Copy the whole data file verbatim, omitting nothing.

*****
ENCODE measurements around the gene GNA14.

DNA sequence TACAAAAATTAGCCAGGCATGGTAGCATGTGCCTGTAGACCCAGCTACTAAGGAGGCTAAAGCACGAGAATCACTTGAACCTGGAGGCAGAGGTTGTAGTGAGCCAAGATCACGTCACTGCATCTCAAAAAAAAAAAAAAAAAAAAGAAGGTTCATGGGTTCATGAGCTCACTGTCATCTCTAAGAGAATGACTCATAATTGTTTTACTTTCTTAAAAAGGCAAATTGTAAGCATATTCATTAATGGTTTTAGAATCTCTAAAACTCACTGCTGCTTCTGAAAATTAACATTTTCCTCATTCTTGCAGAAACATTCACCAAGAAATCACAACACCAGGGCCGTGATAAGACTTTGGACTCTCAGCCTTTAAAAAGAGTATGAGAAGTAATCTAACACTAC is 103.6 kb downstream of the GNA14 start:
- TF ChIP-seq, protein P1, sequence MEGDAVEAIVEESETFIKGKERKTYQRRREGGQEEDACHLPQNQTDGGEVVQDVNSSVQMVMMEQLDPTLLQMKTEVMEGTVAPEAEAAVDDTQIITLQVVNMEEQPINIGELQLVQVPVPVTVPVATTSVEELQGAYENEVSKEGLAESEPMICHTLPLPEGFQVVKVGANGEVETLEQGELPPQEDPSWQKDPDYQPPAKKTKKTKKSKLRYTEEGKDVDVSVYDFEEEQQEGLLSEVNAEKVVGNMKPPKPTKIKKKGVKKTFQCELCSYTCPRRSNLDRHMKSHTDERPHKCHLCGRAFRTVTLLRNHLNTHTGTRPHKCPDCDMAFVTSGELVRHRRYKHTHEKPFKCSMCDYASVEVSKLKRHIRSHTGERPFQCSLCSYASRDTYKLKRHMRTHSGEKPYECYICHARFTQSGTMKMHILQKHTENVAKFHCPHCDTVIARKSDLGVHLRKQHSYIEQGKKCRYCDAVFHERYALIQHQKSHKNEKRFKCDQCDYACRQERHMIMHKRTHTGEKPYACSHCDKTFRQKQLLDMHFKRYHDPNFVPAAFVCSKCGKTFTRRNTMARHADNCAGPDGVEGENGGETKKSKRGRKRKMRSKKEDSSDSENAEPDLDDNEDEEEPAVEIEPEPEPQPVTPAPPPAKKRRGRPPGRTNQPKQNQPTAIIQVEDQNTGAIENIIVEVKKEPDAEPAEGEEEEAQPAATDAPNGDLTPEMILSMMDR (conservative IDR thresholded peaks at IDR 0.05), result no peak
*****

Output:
ENCODE measurements around the gene GNA14.

DNA sequence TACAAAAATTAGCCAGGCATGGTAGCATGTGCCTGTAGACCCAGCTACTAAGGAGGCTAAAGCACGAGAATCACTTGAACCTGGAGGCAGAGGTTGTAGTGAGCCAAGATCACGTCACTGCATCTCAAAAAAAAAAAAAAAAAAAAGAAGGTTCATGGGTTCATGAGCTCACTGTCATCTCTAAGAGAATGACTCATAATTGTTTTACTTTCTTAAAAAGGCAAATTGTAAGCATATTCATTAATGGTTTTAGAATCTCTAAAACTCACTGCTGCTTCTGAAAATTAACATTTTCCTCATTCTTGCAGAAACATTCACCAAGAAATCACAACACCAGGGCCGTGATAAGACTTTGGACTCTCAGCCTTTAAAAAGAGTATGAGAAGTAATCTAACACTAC is 103.6 kb downstream of the GNA14 start:
- TF ChIP-seq, protein P1, sequence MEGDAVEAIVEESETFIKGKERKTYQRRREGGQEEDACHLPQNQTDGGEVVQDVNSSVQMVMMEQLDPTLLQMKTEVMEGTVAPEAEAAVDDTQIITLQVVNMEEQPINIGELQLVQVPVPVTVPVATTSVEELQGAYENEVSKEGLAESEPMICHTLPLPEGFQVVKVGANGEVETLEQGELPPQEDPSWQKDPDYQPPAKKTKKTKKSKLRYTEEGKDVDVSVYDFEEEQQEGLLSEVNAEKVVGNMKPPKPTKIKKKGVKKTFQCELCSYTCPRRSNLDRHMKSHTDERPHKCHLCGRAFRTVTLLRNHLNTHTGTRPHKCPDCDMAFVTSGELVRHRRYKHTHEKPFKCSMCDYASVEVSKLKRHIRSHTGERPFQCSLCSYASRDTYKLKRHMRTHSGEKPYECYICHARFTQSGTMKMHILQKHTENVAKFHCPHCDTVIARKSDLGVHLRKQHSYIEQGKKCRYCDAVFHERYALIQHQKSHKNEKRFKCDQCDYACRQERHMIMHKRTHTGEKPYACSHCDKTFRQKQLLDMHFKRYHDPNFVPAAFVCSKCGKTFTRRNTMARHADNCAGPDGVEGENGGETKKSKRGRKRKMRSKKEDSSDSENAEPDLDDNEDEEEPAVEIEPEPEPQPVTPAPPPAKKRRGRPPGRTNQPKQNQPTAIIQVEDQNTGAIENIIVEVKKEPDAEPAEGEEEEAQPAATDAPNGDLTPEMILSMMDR (conservative IDR thresholded peaks at IDR 0.05), result no peak